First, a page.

Transforming a b-to-b business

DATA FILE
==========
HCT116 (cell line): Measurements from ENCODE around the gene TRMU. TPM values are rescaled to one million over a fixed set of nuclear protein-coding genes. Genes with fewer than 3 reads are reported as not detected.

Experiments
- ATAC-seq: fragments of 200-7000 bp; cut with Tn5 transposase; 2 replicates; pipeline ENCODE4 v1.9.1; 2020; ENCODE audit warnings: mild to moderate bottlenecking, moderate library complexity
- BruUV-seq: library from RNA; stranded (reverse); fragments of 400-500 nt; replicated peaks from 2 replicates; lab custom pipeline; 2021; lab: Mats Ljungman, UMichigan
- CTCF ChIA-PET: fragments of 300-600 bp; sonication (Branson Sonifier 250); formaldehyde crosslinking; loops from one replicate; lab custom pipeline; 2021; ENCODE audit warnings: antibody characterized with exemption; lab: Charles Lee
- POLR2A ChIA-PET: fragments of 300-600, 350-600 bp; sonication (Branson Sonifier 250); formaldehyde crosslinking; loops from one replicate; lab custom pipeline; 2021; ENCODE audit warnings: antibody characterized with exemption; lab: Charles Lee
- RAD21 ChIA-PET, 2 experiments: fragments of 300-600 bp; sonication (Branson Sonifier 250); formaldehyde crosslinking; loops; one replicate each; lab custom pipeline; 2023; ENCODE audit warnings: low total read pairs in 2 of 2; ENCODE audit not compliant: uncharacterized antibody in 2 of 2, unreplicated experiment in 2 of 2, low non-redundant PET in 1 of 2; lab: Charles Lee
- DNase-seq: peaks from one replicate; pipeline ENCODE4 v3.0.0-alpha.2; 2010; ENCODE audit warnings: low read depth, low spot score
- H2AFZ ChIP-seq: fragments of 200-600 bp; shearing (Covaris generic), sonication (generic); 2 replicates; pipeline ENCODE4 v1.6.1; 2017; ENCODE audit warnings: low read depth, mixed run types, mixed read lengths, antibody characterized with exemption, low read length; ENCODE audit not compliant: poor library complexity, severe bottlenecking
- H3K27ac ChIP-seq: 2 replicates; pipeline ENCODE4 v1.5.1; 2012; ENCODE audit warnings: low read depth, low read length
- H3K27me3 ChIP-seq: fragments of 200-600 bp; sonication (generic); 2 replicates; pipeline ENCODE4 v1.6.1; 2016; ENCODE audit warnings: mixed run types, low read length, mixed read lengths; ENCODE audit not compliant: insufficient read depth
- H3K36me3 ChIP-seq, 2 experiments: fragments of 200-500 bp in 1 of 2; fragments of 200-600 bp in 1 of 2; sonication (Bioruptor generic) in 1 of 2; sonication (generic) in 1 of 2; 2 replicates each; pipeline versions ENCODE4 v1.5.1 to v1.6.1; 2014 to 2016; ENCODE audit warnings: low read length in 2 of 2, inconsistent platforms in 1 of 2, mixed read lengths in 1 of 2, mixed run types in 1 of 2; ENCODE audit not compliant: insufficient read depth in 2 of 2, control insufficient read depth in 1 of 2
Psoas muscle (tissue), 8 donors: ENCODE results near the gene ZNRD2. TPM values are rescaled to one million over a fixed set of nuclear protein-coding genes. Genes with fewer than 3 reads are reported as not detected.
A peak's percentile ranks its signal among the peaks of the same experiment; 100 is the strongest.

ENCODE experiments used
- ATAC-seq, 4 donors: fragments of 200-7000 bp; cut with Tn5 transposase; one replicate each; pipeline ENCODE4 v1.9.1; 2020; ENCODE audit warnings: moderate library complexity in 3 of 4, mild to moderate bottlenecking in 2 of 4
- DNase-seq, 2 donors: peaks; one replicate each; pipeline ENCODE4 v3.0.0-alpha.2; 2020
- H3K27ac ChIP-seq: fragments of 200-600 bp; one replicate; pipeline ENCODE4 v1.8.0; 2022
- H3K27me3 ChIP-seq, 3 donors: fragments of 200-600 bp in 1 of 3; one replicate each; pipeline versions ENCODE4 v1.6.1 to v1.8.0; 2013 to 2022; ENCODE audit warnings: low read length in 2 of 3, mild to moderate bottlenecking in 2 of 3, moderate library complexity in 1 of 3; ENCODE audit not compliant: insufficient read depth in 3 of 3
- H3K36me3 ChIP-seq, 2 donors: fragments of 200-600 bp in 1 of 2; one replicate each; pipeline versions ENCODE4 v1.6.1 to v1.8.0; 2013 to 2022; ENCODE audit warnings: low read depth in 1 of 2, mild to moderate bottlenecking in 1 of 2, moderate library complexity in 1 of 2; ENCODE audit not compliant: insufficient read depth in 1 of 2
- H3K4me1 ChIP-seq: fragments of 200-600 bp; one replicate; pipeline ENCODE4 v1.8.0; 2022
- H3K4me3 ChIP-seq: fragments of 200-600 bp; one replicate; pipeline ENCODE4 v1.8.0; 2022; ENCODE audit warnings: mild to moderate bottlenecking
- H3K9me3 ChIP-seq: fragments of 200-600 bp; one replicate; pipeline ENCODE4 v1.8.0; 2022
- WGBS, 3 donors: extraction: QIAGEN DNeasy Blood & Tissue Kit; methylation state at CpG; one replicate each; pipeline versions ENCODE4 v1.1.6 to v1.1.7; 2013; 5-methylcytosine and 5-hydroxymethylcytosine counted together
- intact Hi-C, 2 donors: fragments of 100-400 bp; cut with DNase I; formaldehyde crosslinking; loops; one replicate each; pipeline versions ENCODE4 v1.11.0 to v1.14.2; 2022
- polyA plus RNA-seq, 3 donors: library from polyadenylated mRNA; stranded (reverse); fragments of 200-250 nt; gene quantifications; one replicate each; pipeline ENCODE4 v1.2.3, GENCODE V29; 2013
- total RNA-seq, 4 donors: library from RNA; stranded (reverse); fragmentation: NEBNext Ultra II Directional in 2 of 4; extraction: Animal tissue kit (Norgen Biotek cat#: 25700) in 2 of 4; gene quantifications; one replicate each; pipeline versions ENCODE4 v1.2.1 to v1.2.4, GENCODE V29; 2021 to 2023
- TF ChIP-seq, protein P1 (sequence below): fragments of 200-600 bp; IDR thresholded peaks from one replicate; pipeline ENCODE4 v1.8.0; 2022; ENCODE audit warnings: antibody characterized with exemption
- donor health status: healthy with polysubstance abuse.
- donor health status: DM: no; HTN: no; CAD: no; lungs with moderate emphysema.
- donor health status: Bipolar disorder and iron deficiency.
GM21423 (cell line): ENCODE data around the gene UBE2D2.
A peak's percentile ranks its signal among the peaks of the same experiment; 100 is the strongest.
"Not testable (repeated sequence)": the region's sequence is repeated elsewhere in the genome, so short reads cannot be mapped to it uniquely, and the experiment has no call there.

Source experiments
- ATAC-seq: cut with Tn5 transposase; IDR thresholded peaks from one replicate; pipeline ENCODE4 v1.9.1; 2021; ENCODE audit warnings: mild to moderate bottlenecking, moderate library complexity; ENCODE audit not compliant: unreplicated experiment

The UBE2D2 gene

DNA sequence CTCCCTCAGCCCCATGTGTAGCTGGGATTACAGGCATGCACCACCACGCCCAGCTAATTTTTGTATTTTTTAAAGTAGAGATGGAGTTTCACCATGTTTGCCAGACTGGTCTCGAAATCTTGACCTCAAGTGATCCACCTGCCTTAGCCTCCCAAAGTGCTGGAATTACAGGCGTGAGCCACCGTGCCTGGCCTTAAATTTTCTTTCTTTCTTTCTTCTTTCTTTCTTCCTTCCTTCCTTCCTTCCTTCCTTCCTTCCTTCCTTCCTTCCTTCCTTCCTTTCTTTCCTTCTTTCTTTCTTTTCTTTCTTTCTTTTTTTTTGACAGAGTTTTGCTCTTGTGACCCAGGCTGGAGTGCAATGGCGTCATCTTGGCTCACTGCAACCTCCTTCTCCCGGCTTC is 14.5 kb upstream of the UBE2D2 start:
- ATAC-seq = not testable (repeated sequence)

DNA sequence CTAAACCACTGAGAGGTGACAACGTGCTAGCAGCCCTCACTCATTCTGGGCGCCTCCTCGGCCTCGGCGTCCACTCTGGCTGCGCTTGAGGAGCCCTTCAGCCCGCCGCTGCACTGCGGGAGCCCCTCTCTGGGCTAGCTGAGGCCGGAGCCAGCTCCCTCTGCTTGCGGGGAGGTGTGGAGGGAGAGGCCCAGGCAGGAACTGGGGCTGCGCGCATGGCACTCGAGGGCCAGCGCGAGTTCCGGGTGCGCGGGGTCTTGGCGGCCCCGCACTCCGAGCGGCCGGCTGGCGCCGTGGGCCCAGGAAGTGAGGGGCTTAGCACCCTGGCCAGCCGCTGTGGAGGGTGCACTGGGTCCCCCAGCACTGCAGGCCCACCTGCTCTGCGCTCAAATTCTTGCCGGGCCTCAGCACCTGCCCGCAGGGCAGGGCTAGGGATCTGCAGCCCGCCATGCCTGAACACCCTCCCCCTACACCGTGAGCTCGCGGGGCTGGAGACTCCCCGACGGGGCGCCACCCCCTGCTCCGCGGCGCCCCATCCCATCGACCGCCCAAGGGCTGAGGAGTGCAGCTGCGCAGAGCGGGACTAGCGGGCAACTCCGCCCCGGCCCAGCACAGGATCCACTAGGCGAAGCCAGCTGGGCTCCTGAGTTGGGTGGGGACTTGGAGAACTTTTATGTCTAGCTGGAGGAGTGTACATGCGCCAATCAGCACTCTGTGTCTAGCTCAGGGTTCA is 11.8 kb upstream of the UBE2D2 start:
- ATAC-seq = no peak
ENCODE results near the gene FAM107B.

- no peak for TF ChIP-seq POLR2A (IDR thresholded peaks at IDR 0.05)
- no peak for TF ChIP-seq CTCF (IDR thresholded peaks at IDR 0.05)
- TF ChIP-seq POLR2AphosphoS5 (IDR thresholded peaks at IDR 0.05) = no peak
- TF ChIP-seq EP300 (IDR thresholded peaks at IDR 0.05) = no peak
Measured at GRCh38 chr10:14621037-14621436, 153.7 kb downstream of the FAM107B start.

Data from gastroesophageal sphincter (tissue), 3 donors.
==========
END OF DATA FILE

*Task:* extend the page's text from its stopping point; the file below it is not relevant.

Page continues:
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"The best way to predict the future,” said management visionary Peter Drucker, “is to create it.” McGraw-Hill Cos.' b-to-b businesses—specifically, Platts, our energy business; McGraw-Hill Construction; and Aviation Week —have been around for almost 100 years. In addition, each is No. 1 in its market—and we want to keep it that way. Part of the future-creation process Drucker spoke of involves transformation. Digital technology and business globalization have required us to change not only how we deliver content but also to completely rethink what business we are in. Our mission goes beyond the traditional role of packaging and providing information to a predefined audience. We now aim to connect buyers with sellers and support transactions between them. We do that via: ??Information and data, with a focus on being proprietary, timely and both easily and broadly accessible. ??Work-flow tools that help buyers and sellers evaluate options and make decisions. ??Communities that build on our audiences by leveraging tools such as Pluck and strategic relationships with companies such as LinkedIn. ??Marketing services, including advertising and lead generation, with an emphasis on rich data about the leads that provide value not just to marketing departments but also directly to sales departments. ??Transaction environments and tools to enable transactions and, in the process, provide transparency to prices. All this is a major difference from the traditional media world of providing information to readers and bringing readers to advertisers. And if the above are the basics, the hard work comes with actually transforming your business. There are three key components: actively managing talent; leading and championing change; and working—effectively and efficiently. Actively managing talent means hiring from all industries and markets. Domain expertise is important, but today we need a mix of expertise in a variety of domains. The head of our Aviation Week group is a former NASA astronaut and two-time space shuttle commander. Our head of e-business comes from, and several of our IT people come from the financial industry. Talent needs to be optimized globally. We have senior people with global experience in key areas around the world, and we also have talent embedded with partners around the world. Such diversity is essential in a business environment as varied and rapidly changing as today's. Moreover, your staff must excel in both strategy and execution, balancing operational expertise and creativity. Not every person may be strong in all areas, but the team you assemble to run your business has to be extremely capable across many skill areas. Leading and championing change means that, as leaders, we are the ones who need to work for change and demonstrate our commitment. We need to communicate the vision so employees see the outcomes of change and get excited about these results. We also need to show the importance of change, the need for it or the opportunities resulting from it. Working effectively and efficiently starts with being accountable for and to the customer. Here I do not mean “the customer” in broad terms, but focused customer sets with distinct needs. For example, in construction, we focus on the specific and separate needs of architects, contractors and building product manufacturers. We align our organization to these customer sets. At the same time, we need to be efficient. That means creating shared services and certain common infrastructures. Working across businesses does make our structures more complex and requires that employees learn to work in a matrix environment, but it also gives employees access to knowledge of best practices that enhances the overall business performance. Finally, we should be transforming even when the business is doing well: People will be more open to experiment when things are going well than during tough times. It will be easier to invest in change, and it will more likely result in greater differentiation from our competitors. And the more success stories we can tell, the more open to change and transformation our people will be. Harry Sachinis is president of the Business Information Group at McGraw-Hill Cos. He can be reached at harry_
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